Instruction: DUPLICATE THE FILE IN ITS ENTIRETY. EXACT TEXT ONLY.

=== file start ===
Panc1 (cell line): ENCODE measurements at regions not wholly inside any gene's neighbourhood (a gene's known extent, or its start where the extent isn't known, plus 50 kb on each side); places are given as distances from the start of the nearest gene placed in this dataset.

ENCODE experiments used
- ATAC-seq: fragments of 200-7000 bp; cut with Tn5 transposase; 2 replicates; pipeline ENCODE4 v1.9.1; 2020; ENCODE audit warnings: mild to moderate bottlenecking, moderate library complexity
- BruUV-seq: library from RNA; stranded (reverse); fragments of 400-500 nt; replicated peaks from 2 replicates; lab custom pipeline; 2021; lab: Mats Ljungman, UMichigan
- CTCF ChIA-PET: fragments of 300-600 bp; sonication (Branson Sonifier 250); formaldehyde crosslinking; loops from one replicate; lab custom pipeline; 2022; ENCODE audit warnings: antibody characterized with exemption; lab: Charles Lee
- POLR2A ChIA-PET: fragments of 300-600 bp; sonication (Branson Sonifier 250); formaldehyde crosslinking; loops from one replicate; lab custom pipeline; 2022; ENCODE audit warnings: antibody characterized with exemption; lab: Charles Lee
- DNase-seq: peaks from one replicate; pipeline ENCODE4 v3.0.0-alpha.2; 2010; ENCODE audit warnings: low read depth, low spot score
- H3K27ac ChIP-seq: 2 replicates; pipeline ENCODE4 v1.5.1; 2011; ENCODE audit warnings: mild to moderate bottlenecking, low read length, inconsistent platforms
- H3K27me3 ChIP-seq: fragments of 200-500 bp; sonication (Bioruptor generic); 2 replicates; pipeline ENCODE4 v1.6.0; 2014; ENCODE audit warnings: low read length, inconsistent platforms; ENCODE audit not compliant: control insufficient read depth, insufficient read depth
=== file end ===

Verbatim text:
Panc1 (cell line): ENCODE measurements at regions not wholly inside any gene's neighbourhood (a gene's known extent, or its start where the extent isn't known, plus 50 kb on each side); places are given as distances from the start of the nearest gene placed in this dataset.

ENCODE experiments used
- ATAC-seq: fragments of 200-7000 bp; cut with Tn5 transposase; 2 replicates; pipeline ENCODE4 v1.9.1; 2020; ENCODE audit warnings: mild to moderate bottlenecking, moderate library complexity
- BruUV-seq: library from RNA; stranded (reverse); fragments of 400-500 nt; replicated peaks from 2 replicates; lab custom pipeline; 2021; lab: Mats Ljungman, UMichigan
- CTCF ChIA-PET: fragments of 300-600 bp; sonication (Branson Sonifier 250); formaldehyde crosslinking; loops from one replicate; lab custom pipeline; 2022; ENCODE audit warnings: antibody characterized with exemption; lab: Charles Lee
- POLR2A ChIA-PET: fragments of 300-600 bp; sonication (Branson Sonifier 250); formaldehyde crosslinking; loops from one replicate; lab custom pipeline; 2022; ENCODE audit warnings: antibody characterized with exemption; lab: Charles Lee
- DNase-seq: peaks from one replicate; pipeline ENCODE4 v3.0.0-alpha.2; 2010; ENCODE audit warnings: low read depth, low spot score
- H3K27ac ChIP-seq: 2 replicates; pipeline ENCODE4 v1.5.1; 2011; ENCODE audit warnings: mild to moderate bottlenecking, low read length, inconsistent platforms
- H3K27me3 ChIP-seq: fragments of 200-500 bp; sonication (Bioruptor generic); 2 replicates; pipeline ENCODE4 v1.6.0; 2014; ENCODE audit warnings: low read length, inconsistent platforms; ENCODE audit not compliant: control insufficient read depth, insufficient read depth